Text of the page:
Which Statement Best Reflects the Purpose of Satire

Which Statement Best Reflects the Purpose of Satire

Definition of Satire

Satire is a literary device for the artful ridicule of folly or vice equally a means of exposing or correcting it. The subject of satire is generally homo frailty, as information technology manifests in people’s behavior or ideas too every bit societal institutions or other creations. Satire utilizes tones of entertainment, contempt, scorn, or indignation towards a flawed subject field with the hope of creating awareness and subsequent change.

For example, one of the near well-known satirical literary works isbrave new world
past Aldous Huxley. In his novel, Huxley satirizes most of the social conventions and institutions considered sacred and held love by an “enlightened” Western lodge. This includes religion, monogamy, social equality, and the blessing of childbirth. In the novel, these conventions and institutions are turned upside down such that the characters encompass drug civilization, social class separation, casual sex, and governmental command. Huxley satirizes contemporary gild in order to expose for the reader its arbitrary and oft hypocritical moral structures.

Common Examples of Satire

Many common forms of media, art and amusement reflect satire, including movies, magazines, newspapers, novels, verse, curt fiction, drama, and even visual fine art. Satire can be overt or subtle, but it is prevalent throughout history and in popular civilisation. Here are some common and familiar examples of satire:

  • political cartoons–satirize political events and/or politicians
  • The Onion–American digital media and newspaper company that satirizes everyday news on an international, national, and local level
  • Family Guy–blithe series that satirizes American middle-class society and conventions
  • The Colbert Written report–one-act idiot box serial that satirized news and late-night talk show programs
  • Alice in Wonderland–novel by Lewis Carroll that satirizes the decadent political and judicial organisation of Victorian England
  • The Importance of Being Earnest–dramatic satire past Oscar Wilde of love and wedlock cultural norms during Victorian Age
  • Shrek–motion-picture show that satirizes fairy tales
  • Fountain–famous urinal artwork past Marcel Duchamp satirizing American avant-garde art
  • The Nymph’s Reply to the Shepherd–verse form by Sir Walter Raleigh satirizing pastoral tradition of Christopher Marlowe’due south “The Passionate Shepherd to his Beloved”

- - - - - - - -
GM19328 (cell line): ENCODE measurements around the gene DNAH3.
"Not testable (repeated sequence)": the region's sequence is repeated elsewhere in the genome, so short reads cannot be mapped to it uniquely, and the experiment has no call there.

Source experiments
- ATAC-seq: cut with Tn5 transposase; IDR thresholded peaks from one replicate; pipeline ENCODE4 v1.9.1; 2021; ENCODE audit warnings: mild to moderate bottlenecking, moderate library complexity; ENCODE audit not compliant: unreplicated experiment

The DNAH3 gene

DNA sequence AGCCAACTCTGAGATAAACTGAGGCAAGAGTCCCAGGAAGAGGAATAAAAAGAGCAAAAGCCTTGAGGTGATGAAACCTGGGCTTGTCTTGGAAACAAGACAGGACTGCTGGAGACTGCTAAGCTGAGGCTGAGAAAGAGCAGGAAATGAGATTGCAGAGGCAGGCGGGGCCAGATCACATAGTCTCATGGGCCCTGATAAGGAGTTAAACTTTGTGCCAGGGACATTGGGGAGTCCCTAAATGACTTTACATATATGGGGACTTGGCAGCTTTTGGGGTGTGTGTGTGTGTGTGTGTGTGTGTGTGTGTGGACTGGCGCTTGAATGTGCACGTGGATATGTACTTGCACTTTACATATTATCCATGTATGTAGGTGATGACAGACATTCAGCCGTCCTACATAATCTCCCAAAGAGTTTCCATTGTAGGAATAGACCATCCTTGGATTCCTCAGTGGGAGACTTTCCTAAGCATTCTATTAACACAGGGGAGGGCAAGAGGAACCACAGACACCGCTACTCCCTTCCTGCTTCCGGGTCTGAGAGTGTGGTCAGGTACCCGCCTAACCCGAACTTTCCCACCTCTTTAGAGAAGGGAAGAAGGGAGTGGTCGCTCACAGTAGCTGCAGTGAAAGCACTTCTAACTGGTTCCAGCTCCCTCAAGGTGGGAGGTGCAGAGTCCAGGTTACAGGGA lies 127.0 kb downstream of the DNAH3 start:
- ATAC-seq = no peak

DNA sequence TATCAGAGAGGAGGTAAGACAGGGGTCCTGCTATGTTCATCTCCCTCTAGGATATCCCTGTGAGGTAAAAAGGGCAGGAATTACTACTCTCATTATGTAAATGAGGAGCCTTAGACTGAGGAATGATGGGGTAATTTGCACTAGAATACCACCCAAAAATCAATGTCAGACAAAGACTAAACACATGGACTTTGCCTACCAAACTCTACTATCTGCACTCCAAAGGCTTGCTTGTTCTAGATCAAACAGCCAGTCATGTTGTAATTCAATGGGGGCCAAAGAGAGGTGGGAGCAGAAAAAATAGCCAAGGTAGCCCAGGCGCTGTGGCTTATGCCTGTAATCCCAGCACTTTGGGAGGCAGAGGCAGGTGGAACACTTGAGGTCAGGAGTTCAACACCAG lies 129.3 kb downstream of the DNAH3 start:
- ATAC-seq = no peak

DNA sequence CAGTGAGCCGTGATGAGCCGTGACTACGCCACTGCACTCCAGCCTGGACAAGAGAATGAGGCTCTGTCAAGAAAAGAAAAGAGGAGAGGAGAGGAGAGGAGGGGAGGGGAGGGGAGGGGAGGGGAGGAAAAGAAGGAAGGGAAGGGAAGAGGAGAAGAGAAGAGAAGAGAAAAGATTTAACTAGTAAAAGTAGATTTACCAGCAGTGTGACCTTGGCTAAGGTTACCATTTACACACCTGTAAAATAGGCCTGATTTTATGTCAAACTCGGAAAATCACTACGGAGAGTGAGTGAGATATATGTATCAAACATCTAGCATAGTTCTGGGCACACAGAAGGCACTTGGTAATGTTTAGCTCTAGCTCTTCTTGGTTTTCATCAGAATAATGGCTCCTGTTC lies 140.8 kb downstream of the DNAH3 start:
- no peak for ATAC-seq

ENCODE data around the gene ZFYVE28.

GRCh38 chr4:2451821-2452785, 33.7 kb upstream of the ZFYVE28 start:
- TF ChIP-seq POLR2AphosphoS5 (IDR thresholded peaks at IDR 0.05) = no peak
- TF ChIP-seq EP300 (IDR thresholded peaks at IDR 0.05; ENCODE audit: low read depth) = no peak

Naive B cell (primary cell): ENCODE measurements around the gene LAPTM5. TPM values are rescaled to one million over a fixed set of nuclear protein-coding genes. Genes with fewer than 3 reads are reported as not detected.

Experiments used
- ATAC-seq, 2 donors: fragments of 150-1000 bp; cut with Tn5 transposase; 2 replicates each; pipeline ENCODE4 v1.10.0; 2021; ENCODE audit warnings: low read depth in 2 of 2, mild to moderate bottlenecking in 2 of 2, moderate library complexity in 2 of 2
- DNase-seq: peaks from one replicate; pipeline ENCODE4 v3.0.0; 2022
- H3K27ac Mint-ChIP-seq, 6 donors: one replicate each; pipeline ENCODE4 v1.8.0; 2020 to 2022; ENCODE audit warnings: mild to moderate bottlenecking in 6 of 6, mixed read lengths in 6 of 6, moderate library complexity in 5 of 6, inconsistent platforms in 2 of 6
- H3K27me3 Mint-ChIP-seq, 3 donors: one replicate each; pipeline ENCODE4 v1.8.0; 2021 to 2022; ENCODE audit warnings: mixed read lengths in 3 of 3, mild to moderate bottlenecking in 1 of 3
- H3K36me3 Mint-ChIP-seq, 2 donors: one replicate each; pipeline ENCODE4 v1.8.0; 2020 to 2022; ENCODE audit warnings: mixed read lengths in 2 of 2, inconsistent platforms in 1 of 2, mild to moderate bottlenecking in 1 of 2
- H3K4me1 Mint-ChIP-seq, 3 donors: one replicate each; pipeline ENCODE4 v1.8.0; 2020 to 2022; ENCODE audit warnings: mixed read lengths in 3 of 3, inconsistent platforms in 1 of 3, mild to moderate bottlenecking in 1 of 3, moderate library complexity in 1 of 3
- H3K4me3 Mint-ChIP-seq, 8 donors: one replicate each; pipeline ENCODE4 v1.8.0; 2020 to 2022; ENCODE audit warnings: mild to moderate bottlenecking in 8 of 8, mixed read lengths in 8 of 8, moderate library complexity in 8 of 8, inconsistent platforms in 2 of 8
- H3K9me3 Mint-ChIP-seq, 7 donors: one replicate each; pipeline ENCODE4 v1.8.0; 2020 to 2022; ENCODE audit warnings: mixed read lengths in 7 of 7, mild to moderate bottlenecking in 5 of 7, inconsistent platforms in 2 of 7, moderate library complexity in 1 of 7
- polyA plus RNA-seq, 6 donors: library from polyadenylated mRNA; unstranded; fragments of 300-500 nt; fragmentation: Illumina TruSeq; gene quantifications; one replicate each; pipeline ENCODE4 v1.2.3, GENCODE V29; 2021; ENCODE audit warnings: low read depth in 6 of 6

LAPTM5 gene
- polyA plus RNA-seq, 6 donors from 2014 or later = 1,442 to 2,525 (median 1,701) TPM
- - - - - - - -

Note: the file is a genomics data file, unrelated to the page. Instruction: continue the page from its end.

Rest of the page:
• 2BR02B–brusk story by Kurt Vonnegut satirizing meaning of life, expiry, and individuality
  • Mad Magazine–satirized pop culture and politics
  • Deadpool–moving-picture show that satirizes super hero genre
  • A Small Proposal (For Preventing The Children Of Poor People From Existence A Burthen To Their Parents Or Country, And For Making Them Benign To The Publick)–essay by Jonathan Swift satirizing 18th Century England’s legal and economic exploitation of Republic of ireland
  • Scream–movie satirizing horror genre
  • Mr. Robinson–grapheme played by Eddie White potato satirizing Mister Rogers and his children’s television program

Examples of Satirical Tv set Programs

Many boob tube programs are based on satire. They appeal to audiences with their combination of scrutiny, humour, and criticism of politics, popular culture, social conventions, human being nature, media, and even television receiver itself. Here are some examples of satirical television programs:

  • The Daily Show
  • S Park
  • The Office
  • Monty Python’south Flight Circus
  • Sabbatum Nighttime Live
  • The Simpsons
  • The Soup
  • American Dad
  • Terminal Week This evening with John Oliver
  • Married with Children
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Famous Examples of Quotes about Satire

One way to get a better understanding of the craft, purpose, and effect of satire is through the words of satirists themselves. Here are some famous quotes well-nigh satire:

  • Satire is tragedy plus time. Y’all give it plenty time, the public, the reviewers volition allow you to satirize it. Which is rather ridiculous, when you think about it. (Lenny Bruce)
  • Tomorrow is a satire on today, and shows its weakness. (Edward Young)
  • Satire is a lesson, parody is a game. (Vladimir Nabokov)
  • You tin’t debate satire. Either yous get it or you don’t. (Michael Moore)
  • I simply aim at the powerful. When satire is aimed at the powerless, it is not only cruel–it’due south vulgar. (Molly Ivins)